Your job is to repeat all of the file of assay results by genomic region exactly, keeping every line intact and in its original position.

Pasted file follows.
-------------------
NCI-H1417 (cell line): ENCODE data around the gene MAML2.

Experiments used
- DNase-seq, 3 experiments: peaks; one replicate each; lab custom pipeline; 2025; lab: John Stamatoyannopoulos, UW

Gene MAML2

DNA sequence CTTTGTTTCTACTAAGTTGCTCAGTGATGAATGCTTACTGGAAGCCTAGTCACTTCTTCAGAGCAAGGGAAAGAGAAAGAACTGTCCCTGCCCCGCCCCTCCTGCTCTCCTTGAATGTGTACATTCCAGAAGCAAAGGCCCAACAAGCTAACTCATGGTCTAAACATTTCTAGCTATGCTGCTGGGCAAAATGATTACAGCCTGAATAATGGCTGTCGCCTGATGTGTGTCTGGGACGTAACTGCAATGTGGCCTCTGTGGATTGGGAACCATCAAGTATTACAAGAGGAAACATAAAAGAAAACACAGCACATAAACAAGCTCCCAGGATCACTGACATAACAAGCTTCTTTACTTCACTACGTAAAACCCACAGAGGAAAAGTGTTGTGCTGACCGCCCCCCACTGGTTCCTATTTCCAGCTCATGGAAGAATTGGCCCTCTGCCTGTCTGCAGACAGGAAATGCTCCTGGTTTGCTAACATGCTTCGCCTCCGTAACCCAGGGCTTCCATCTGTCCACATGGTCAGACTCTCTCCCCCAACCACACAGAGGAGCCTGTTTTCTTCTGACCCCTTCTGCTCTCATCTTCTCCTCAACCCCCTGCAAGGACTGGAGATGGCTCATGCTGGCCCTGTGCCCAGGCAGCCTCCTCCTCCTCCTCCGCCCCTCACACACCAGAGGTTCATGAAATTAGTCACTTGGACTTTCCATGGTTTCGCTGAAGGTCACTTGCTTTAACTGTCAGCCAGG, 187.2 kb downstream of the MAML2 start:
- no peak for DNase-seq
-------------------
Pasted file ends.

NCI-H1417 (cell line): ENCODE data around the gene MAML2.

Experiments used
- DNase-seq, 3 experiments: peaks; one replicate each; lab custom pipeline; 2025; lab: John Stamatoyannopoulos, UW

Gene MAML2

DNA sequence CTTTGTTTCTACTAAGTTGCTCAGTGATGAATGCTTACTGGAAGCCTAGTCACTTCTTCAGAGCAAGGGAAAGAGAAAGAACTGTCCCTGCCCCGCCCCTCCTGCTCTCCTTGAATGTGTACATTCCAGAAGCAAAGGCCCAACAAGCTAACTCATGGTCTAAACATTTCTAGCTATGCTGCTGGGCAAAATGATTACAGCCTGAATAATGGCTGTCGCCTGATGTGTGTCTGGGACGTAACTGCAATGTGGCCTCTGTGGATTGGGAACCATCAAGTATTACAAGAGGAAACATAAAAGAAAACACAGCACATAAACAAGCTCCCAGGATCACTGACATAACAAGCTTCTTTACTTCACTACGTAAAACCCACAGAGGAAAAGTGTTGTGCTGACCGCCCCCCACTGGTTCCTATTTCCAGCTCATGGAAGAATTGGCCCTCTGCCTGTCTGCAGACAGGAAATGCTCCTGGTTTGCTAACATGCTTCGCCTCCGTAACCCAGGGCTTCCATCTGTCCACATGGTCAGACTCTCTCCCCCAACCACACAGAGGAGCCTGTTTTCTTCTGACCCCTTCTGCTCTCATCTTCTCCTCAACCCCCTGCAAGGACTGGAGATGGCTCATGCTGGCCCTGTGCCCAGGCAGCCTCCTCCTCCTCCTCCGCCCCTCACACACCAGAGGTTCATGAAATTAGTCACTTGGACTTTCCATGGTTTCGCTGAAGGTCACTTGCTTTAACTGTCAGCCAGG, 187.2 kb downstream of the MAML2 start:
- no peak for DNase-seq